Labour electrified 13 miles of railway under Blair and Brown. One poxy mile per year in government. In comparison we’ve just about finished electrifying the entire railway from London to Wales in five years. Work on Crossrail (London’s new East-West underground line) is on target for completion in 2018, by which point Crossrail 2 will be well underway – much to the relief of Northern Line commuters. George Osborne was under pressure to cancel these projects, but he recognised how vital it was to have transport that was worthy of London’s position as one of the world’s great cities. Likewise hundreds of railway platforms across the country have been lengthened to accommodate longer trains that are being brought into service – why we’re not shouting about this I have no idea.

And an enormous overhaul of railways in the North-West is being delivered – new electric trains through Manchester on the new Ordsall viaduct, with big service improvements – like Chester to Manchester in under 40 minutes (over an hour at present). Labour likes to think the North is its home turf, but what did they do for commuters in Manchester, Leeds, Liverpool, Preston, and so on? The Conservatives have made the investment that is helping increase the reliability and capacity of the railways, and helping more people get a seat in the morning.


Perhaps the most contentious of the three points, but I really do think David Cameron has shown genuine leadership as Prime Minister in the past five years. He has held together a government with the Liberal Democrats, our most despised opponents. I was on the officer team of a rock solid Tory Association outside the M25 for much of this parliament, and vividly recall our Chairman announcing his defection to UKIP as the first item on our AGM – so I have some insight into how difficult his position must have been.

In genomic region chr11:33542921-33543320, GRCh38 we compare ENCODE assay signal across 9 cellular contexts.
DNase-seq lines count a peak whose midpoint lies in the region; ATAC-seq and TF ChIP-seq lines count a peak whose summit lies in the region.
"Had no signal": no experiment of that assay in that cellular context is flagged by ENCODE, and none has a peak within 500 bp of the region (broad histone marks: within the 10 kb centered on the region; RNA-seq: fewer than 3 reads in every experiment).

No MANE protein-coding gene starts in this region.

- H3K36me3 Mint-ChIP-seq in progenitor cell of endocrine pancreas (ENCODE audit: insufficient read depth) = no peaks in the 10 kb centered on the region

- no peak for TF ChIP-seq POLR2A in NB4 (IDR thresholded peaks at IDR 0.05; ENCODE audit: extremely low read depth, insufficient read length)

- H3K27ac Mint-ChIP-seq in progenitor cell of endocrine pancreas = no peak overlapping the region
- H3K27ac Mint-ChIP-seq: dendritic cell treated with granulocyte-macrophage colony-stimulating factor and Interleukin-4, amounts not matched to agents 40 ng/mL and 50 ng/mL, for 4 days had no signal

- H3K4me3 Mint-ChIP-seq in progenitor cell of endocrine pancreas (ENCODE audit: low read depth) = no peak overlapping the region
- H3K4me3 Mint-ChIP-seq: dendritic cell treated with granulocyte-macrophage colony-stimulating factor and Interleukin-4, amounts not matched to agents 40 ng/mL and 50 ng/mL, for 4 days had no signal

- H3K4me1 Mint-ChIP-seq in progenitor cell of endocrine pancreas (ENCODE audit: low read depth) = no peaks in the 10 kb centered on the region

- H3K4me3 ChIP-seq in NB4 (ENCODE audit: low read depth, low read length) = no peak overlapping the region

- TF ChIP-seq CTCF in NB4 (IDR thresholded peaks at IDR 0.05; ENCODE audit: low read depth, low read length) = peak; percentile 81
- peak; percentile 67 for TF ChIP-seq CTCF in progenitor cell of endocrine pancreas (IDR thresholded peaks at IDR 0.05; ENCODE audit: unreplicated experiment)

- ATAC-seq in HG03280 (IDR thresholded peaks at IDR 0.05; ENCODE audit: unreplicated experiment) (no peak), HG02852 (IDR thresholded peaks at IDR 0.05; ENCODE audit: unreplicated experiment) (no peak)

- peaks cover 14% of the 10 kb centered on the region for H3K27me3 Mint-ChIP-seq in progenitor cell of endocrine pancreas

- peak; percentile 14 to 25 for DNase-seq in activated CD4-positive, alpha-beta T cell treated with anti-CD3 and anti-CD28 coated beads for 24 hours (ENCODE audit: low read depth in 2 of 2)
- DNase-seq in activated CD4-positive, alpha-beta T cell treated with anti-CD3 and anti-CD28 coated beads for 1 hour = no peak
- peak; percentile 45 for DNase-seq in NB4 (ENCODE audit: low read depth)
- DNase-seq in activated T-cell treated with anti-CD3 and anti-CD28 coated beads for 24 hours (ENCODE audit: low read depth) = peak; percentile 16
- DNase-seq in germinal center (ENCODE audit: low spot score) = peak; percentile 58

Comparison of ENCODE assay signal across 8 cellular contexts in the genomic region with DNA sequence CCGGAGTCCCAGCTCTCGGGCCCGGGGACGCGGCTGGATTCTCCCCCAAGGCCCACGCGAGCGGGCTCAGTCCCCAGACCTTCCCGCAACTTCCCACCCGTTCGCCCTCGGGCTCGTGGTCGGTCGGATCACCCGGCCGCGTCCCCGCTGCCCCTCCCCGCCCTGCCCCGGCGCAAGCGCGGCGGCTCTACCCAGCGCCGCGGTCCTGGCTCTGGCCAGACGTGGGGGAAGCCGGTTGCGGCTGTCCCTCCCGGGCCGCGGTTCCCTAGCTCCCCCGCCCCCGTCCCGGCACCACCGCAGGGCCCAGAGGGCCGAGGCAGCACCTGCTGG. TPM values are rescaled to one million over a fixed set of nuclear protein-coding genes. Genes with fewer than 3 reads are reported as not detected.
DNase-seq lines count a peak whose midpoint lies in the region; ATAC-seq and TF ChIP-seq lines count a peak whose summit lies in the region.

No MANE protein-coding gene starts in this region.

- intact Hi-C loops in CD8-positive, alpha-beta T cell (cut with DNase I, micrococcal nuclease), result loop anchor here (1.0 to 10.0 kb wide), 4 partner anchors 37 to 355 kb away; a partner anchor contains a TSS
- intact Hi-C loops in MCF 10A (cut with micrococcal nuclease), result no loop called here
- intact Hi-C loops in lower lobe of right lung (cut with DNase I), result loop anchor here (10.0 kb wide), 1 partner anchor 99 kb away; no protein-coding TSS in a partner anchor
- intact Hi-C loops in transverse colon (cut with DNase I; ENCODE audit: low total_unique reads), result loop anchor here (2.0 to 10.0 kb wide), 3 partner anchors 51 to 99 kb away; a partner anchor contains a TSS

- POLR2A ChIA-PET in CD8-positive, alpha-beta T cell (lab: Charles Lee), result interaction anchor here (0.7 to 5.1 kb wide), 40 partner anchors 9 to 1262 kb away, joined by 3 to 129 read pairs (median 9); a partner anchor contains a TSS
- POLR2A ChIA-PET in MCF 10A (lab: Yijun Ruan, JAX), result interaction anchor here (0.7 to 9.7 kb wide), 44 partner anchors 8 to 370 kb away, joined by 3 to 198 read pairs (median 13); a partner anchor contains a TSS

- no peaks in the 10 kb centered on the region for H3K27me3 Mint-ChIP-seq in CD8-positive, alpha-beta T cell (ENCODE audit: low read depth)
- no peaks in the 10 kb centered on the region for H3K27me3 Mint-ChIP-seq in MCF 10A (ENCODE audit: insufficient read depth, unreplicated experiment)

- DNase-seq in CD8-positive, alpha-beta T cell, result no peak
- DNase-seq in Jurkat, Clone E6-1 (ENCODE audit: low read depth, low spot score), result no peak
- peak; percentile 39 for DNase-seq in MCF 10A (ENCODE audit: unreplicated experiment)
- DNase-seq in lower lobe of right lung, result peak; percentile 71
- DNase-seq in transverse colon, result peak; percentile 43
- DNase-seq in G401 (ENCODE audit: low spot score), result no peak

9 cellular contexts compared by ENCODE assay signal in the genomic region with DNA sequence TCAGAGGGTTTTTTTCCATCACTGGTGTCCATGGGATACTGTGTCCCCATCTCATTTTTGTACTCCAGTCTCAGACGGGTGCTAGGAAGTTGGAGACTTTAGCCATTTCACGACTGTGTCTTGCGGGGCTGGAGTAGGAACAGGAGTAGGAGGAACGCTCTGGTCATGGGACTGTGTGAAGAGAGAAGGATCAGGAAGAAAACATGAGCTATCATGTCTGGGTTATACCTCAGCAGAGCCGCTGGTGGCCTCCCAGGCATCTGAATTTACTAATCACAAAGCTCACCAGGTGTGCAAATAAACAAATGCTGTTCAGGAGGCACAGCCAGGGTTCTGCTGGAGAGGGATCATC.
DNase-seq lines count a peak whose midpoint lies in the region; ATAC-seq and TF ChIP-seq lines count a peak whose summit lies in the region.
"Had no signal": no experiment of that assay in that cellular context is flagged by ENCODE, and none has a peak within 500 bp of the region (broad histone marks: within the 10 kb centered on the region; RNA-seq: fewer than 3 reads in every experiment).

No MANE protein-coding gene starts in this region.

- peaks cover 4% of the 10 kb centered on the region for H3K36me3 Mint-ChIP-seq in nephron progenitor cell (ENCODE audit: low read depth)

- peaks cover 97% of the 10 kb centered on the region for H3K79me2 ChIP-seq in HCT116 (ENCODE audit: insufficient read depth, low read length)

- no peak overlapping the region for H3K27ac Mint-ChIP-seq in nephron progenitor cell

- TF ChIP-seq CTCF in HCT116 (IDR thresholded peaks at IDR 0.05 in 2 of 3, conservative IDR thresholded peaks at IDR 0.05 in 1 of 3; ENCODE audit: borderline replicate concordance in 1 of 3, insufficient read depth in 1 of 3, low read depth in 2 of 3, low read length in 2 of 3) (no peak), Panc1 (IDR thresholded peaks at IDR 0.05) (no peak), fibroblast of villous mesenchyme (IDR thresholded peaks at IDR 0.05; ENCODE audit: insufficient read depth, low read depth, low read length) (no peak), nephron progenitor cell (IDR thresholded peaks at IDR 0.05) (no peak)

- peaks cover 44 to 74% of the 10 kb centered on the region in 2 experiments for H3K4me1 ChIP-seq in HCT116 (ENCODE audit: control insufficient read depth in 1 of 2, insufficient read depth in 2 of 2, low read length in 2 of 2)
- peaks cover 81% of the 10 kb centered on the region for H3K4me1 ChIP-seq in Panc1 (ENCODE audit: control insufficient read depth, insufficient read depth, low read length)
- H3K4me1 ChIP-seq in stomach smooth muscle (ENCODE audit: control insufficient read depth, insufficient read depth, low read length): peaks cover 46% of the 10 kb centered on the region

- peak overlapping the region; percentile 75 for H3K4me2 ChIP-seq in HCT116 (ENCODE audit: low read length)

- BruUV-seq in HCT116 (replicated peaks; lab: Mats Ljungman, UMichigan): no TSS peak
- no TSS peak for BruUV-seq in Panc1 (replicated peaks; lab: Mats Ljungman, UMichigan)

Yet look at the alternatives. Wind up the government half way though? We’d have been slaughtered in the polls. Avoid addressing gay marriage? Labour would have introduced it from the opposition benches and caused all sorts of havoc. Cameron didn’t bow to UKIP’s agenda, the wisdom of which can be seen as the latter’s credibility disintegrates in the run-up to May 7th. It’s easy to bag Ed Miliband, but has he demonstrated the qualities needed to lead a government as Leader of the Opposition? I – and seemingly many others – think not. And Clegg’s lot has found coalition politics to be as comfortable as snuggling up to a boa constrictor, with single figure poll ratings since 2011. This May will see seats turning blue that have been yellow for decades.

There’s also the issue of the European Union referendum. I’ve always felt our EU membership is like an unhappy marriage: we need to try counselling before we divorce, and that’s what Cameron’s renegotiation is all about. Let’s see how serious Brussels is about changing. The EU is a political construction for wealth redistribution and regulation generation completely at odds with European project’s founding aim of building peace through economic activity, and I’d almost certainly vote to leave. But I want a proper national debate before any decision, and my gut instinct says that rushing a referendum makes a vote to stay in more likely – and then where will we be? Confirmed members of an EU that has little incentive to reform. So the Prime Minister is spot on: 2017 is the right date to hold the referendum.